Anadolu Agency | ‘It’s a business that allows me to support my family. I haven’t found a better job elsewhere,’ seller tells Anadolu Agency
In Cameroonian cities, bottles of gasoline sit on the streets and wait to be sold at black market rates.
They are also sold in a high-risk context that is advantageous for dealers but takes revenue from the state.
On the heavily traveled Douala-Dibombari road along the shore, taxi driver Ewane Andrey abandoned his vehicle that was carrying passengers on several occasions to look for fuel at a price he could not find at petrol stations.
At his first stop, he refused to pay $1 per liter because he paid less one week ago.
“There is no fuel. I haven’t sold for a fortnight. This price is not even high compared to the risks and the scarcity of diesel. If you don’t want to buy, go somewhere else,” an angry saleswoman told him.
At the second stop in Bomono, a neighboring commune in Dibombari, he also left passengers waiting while he looked for fuel. He made a third stop and again abandoned his passengers. He borrowed a motorbike and returned 20 minutes later with a 5-liter can of fuel that he found in a village. Facing the anger of his passengers, he explained his difficulties.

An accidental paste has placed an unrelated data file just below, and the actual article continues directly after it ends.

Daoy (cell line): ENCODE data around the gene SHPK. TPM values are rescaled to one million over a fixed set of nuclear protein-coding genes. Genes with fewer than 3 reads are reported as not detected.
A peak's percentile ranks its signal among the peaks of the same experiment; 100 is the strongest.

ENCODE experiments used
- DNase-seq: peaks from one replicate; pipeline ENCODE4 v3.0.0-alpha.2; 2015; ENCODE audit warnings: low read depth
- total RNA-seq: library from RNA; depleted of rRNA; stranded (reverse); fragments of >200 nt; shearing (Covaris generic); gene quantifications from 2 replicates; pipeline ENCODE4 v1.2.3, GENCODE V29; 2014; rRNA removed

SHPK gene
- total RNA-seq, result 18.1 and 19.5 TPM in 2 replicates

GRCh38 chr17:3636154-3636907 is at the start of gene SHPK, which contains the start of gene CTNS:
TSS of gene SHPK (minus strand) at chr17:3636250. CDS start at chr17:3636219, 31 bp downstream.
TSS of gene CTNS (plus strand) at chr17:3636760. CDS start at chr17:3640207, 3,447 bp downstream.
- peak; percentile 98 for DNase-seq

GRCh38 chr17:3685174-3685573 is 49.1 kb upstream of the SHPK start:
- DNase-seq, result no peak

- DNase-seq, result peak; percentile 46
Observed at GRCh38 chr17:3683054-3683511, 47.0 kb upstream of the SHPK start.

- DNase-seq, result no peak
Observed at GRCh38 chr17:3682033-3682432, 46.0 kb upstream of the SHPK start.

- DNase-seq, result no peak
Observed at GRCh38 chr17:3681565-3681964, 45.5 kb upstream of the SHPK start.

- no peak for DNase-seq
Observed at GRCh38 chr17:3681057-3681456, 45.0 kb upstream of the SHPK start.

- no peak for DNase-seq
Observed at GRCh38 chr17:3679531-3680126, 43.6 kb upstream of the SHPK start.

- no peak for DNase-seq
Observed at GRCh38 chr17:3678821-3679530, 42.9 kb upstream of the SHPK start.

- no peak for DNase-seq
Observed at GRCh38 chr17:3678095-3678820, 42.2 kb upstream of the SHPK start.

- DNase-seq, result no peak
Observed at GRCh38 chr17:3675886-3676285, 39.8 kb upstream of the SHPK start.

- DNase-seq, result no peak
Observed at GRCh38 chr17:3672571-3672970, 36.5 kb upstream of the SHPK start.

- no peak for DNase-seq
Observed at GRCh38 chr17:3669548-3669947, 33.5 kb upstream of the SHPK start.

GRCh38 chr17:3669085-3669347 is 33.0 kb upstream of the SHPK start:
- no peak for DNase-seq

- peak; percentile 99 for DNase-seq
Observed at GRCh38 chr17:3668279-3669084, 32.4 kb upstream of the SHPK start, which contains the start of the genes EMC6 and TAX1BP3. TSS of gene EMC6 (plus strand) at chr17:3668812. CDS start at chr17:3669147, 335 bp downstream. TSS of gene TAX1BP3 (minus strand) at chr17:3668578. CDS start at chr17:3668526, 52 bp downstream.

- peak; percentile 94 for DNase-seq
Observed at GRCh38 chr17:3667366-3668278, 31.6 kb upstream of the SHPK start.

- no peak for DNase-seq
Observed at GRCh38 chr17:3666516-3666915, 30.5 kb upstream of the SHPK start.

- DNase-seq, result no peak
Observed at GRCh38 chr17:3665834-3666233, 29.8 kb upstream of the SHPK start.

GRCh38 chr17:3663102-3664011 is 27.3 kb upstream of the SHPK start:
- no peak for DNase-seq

Andrey’s situation is common in this central African country. The illegal sale of fuel is on the rise, much to the delight of sellers and drivers.
In New-Bell, a district in Douala, Ali Garba, is a fuel retailer with various locations. He gets his supplies from larger retailers who sell more than 50 liters per day, whereas Garba sells around 20 liters.